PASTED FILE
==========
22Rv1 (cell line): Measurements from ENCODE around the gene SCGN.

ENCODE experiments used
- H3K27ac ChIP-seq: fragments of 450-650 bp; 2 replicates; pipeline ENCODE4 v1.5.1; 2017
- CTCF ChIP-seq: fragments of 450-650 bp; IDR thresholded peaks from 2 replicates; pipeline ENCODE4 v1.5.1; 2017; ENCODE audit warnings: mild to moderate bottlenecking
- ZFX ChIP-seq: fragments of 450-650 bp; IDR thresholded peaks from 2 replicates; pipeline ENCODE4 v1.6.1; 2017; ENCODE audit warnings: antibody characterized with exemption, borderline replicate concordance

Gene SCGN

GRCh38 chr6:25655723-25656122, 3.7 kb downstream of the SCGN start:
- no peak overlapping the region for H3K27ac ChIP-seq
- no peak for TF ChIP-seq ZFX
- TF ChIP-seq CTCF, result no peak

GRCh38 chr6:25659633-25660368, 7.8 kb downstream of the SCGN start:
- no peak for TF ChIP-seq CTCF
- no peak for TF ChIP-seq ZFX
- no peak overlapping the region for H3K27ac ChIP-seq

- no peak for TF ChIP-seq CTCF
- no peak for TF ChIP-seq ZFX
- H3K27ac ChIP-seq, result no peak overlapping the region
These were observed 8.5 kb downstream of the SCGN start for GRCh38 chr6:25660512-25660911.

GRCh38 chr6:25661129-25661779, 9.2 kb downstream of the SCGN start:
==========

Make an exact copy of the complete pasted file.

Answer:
22Rv1 (cell line): Measurements from ENCODE around the gene SCGN.

ENCODE experiments used
- H3K27ac ChIP-seq: fragments of 450-650 bp; 2 replicates; pipeline ENCODE4 v1.5.1; 2017
- CTCF ChIP-seq: fragments of 450-650 bp; IDR thresholded peaks from 2 replicates; pipeline ENCODE4 v1.5.1; 2017; ENCODE audit warnings: mild to moderate bottlenecking
- ZFX ChIP-seq: fragments of 450-650 bp; IDR thresholded peaks from 2 replicates; pipeline ENCODE4 v1.6.1; 2017; ENCODE audit warnings: antibody characterized with exemption, borderline replicate concordance

Gene SCGN

GRCh38 chr6:25655723-25656122, 3.7 kb downstream of the SCGN start:
- no peak overlapping the region for H3K27ac ChIP-seq
- no peak for TF ChIP-seq ZFX
- TF ChIP-seq CTCF, result no peak

GRCh38 chr6:25659633-25660368, 7.8 kb downstream of the SCGN start:
- no peak for TF ChIP-seq CTCF
- no peak for TF ChIP-seq ZFX
- no peak overlapping the region for H3K27ac ChIP-seq

- no peak for TF ChIP-seq CTCF
- no peak for TF ChIP-seq ZFX
- H3K27ac ChIP-seq, result no peak overlapping the region
These were observed 8.5 kb downstream of the SCGN start for GRCh38 chr6:25660512-25660911.

GRCh38 chr6:25661129-25661779, 9.2 kb downstream of the SCGN start: